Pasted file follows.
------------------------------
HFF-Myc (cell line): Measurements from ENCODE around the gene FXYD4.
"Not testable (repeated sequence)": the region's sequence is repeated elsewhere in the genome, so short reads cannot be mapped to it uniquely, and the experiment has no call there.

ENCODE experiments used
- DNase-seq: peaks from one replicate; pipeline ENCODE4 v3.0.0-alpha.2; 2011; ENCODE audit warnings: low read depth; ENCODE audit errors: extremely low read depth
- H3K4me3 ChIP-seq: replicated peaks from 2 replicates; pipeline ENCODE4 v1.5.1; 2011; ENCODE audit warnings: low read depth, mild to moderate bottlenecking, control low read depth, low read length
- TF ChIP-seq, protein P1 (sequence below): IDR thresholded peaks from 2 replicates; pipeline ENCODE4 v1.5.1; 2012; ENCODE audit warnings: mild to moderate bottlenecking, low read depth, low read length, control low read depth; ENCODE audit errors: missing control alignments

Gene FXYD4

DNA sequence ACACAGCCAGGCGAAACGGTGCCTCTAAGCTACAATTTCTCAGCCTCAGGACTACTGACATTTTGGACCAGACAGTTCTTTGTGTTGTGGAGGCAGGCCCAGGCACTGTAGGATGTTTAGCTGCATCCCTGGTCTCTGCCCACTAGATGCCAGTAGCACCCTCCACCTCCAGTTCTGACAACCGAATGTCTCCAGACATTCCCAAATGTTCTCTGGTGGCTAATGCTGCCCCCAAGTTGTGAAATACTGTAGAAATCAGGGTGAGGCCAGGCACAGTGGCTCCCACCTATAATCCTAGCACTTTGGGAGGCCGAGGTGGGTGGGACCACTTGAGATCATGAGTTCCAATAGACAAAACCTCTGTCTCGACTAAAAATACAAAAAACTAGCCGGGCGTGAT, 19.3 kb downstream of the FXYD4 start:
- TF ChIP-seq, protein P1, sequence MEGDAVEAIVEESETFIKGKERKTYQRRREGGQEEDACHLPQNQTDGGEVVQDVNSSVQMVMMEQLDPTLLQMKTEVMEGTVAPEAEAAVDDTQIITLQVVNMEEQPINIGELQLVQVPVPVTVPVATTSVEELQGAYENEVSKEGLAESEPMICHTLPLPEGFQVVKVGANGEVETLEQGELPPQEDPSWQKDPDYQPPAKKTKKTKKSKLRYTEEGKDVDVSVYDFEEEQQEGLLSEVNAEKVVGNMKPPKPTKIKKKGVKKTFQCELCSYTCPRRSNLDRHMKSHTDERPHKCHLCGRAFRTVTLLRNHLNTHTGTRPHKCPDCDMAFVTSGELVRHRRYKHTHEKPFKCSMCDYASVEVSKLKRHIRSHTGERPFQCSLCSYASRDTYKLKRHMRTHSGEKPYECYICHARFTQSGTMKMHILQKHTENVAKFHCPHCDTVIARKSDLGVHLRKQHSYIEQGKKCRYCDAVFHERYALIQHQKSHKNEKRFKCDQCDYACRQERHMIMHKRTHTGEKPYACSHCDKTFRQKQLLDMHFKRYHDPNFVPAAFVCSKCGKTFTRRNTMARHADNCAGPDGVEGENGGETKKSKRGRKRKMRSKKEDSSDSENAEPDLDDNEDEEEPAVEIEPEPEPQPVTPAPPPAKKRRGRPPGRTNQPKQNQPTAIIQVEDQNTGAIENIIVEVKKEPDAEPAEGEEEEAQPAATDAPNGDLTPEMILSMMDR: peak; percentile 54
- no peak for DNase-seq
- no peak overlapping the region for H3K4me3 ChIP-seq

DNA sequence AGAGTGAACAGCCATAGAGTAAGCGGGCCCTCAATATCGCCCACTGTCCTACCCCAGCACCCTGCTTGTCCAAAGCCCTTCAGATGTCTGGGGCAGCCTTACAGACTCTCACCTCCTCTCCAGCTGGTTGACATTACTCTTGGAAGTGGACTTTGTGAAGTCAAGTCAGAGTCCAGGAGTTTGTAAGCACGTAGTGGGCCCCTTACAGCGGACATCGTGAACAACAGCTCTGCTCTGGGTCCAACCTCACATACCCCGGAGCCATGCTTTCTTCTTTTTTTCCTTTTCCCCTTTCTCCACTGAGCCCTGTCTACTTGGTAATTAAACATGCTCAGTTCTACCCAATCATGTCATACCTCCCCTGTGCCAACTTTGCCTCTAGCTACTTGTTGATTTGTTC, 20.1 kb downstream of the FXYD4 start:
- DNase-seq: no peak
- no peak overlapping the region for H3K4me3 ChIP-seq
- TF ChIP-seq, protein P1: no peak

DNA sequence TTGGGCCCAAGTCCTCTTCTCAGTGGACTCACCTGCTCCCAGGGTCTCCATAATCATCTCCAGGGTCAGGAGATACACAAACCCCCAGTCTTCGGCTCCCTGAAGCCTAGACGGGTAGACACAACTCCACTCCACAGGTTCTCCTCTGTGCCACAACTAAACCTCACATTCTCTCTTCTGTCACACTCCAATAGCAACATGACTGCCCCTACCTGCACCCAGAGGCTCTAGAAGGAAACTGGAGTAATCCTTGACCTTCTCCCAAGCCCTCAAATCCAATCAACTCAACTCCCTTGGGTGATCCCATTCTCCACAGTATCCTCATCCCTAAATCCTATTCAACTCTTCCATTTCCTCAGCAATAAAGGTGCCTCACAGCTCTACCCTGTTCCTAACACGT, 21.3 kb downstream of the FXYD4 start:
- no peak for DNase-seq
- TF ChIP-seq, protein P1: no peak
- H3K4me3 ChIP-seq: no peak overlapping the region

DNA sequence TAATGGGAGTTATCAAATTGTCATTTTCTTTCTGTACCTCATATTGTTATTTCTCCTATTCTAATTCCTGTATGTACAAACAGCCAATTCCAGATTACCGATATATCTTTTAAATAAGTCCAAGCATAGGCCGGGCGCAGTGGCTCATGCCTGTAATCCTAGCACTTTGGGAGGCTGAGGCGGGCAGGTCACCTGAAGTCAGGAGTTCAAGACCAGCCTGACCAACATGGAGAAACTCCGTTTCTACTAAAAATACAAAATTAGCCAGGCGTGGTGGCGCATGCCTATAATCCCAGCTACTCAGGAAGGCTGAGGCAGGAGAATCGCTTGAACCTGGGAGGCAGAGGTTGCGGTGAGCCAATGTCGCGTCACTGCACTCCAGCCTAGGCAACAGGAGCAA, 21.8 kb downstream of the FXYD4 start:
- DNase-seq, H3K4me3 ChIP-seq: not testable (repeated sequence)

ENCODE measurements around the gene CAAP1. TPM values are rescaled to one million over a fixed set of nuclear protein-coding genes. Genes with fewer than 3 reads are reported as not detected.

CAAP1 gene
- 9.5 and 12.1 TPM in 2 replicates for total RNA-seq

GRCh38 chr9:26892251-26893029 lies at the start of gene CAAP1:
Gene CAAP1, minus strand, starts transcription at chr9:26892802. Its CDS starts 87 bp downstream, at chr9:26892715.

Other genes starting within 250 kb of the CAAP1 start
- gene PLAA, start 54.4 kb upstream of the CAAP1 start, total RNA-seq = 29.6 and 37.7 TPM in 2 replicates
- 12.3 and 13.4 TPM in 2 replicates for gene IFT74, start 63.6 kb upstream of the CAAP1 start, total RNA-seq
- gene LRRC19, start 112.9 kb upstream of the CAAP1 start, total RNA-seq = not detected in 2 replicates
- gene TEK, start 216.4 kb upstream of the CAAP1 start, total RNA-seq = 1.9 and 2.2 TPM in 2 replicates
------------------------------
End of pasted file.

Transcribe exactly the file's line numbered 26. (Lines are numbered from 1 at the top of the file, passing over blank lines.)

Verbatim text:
Gene CAAP1, minus strand, starts transcription at chr9:26892802. Its CDS starts 87 bp downstream, at chr9:26892715.